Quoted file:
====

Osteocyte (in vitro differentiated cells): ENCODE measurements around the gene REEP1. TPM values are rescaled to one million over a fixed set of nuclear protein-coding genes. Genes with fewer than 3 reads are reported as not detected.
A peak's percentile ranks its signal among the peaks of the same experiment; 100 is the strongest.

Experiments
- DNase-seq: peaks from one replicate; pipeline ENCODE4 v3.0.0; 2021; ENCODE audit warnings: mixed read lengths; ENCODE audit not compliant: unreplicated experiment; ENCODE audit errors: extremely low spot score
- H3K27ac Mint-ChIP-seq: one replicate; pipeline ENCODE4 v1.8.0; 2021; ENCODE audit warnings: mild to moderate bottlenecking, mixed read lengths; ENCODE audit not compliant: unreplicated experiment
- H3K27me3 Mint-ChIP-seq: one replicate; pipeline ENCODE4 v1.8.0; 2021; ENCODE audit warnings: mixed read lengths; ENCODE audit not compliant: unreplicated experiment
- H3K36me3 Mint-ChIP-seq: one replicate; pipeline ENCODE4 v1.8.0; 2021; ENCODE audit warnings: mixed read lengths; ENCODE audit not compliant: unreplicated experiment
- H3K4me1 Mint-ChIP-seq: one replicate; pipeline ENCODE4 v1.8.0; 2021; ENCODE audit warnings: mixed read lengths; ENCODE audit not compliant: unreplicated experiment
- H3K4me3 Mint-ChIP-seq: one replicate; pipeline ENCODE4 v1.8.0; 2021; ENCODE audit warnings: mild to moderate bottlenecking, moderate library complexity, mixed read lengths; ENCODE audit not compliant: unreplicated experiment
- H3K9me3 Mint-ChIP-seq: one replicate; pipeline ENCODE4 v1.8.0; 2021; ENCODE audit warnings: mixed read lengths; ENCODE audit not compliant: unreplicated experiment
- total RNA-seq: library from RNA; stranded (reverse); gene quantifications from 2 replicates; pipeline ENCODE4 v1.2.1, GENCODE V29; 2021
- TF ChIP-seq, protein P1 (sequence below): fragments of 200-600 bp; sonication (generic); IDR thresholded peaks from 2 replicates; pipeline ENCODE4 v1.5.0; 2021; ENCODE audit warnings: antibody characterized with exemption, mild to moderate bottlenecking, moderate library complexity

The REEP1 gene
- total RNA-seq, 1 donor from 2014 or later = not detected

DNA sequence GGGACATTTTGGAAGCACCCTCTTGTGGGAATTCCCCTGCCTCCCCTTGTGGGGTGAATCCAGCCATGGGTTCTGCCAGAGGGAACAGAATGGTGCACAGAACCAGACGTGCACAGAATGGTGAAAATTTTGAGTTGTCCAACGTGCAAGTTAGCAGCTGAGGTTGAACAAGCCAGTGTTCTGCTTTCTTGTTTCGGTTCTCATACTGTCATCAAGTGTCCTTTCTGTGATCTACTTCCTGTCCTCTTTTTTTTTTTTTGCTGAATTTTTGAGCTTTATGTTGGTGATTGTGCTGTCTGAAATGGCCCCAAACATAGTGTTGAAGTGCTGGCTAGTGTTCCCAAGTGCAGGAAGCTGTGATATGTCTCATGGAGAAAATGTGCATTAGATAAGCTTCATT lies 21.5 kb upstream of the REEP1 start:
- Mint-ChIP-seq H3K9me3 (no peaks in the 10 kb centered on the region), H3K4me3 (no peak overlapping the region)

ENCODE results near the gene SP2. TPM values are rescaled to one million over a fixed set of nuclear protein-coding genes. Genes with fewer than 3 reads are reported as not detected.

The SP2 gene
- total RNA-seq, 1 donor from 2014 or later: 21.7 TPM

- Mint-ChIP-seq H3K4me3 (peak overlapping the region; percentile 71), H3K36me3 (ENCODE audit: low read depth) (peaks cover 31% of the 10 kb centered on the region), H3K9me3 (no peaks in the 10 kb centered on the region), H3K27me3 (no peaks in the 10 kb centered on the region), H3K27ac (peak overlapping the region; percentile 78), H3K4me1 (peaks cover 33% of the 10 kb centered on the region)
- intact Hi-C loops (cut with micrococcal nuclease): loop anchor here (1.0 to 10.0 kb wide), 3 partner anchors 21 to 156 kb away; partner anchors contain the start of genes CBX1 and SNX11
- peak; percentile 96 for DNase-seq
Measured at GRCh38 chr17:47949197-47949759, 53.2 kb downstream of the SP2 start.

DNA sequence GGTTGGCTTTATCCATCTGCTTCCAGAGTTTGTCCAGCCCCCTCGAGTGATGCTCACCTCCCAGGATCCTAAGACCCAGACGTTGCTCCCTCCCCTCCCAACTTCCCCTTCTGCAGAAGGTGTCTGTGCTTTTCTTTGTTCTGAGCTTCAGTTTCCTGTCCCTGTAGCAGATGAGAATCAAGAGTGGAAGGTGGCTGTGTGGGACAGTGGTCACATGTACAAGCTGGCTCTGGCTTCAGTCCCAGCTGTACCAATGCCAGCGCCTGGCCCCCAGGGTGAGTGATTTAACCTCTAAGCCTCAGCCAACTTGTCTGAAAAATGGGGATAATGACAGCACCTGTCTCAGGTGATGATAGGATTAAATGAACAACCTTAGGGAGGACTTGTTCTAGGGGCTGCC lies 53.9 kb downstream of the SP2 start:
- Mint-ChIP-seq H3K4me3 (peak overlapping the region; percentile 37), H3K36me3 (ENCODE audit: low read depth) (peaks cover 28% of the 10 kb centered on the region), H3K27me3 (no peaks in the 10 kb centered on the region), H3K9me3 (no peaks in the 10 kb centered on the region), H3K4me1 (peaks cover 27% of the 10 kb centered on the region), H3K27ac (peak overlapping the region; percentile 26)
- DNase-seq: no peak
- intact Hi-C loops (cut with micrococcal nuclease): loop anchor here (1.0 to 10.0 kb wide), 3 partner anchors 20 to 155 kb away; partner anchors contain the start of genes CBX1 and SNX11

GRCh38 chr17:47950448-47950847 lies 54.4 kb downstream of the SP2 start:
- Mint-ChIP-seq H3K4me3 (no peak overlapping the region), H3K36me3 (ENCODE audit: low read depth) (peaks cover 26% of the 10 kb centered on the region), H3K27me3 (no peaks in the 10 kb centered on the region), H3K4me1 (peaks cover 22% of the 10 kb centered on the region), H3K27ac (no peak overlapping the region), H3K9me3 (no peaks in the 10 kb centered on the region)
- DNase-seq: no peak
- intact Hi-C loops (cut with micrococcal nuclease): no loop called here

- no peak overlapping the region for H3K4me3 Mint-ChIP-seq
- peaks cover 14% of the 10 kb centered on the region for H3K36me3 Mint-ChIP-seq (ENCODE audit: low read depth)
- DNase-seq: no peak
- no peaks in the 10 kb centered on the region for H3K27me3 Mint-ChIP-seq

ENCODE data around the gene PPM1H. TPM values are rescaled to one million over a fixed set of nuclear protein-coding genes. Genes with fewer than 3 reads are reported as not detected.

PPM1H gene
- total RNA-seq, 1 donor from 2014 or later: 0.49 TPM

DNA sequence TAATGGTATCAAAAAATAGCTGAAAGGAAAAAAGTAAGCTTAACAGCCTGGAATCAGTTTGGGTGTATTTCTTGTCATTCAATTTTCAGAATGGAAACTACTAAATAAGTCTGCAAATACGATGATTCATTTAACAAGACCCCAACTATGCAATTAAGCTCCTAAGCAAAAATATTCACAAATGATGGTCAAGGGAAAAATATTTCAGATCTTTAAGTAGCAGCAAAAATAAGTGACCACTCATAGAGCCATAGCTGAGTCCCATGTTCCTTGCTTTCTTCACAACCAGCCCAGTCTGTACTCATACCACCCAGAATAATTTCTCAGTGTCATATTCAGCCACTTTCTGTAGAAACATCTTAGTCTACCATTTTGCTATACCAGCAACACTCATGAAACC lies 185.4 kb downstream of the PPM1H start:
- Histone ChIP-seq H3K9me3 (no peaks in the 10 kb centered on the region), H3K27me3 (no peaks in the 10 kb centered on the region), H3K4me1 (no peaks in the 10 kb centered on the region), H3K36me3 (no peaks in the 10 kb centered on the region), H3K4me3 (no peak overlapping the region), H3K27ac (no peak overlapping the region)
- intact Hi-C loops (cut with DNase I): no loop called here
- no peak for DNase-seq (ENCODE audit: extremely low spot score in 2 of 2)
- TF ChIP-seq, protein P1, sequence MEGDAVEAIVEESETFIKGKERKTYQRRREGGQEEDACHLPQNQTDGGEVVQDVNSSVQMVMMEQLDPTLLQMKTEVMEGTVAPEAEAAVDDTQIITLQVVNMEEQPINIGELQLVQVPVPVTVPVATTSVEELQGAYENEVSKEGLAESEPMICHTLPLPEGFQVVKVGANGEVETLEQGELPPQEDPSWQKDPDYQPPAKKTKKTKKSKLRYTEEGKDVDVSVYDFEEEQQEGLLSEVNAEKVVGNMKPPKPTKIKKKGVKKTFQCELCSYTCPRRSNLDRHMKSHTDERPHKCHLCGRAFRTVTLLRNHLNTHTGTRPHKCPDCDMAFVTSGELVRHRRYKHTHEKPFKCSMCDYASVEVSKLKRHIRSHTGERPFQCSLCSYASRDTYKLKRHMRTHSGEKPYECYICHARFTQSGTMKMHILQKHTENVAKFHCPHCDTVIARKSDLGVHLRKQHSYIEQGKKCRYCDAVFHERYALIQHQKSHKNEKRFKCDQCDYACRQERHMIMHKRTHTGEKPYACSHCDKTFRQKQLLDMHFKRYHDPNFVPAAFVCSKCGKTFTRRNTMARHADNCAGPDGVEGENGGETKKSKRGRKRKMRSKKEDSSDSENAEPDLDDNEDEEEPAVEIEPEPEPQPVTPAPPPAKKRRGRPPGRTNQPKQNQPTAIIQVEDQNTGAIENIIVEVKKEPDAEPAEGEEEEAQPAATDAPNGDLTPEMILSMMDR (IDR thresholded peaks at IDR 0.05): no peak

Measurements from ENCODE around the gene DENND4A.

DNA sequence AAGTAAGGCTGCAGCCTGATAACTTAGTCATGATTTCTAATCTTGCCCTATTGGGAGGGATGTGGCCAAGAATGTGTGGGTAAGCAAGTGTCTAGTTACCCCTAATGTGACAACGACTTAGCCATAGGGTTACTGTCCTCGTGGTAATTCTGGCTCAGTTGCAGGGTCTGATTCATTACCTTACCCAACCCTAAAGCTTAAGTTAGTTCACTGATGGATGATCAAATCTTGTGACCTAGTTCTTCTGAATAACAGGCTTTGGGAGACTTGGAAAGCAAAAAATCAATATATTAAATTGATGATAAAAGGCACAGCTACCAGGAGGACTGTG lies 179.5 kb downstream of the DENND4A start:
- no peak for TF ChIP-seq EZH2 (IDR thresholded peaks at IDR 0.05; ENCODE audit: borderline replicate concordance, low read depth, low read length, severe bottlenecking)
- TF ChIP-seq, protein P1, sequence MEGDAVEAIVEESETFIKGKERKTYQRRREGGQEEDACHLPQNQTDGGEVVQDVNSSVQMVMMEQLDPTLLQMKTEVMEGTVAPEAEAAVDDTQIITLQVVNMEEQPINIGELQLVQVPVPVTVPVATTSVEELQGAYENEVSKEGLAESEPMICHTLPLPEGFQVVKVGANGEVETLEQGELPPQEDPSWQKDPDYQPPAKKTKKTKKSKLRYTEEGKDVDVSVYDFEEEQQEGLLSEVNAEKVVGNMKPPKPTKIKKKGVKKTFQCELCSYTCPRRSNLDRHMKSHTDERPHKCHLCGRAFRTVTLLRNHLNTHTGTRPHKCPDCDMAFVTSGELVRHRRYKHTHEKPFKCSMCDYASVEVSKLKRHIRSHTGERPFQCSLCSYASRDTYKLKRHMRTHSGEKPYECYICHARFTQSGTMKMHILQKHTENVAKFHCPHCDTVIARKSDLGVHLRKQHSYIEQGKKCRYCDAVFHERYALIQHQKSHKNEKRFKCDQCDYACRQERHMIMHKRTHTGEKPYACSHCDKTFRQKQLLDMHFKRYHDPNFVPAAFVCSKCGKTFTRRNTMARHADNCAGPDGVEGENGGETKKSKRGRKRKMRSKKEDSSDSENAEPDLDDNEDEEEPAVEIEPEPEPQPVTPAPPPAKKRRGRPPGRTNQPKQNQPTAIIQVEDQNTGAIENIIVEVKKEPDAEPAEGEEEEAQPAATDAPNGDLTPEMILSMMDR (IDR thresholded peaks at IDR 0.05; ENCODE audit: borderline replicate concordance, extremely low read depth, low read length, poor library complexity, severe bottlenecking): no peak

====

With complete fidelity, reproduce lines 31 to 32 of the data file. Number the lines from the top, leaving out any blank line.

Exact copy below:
- intact Hi-C loops (cut with micrococcal nuclease): no loop called here

- no peak overlapping the region for H3K4me3 Mint-ChIP-seq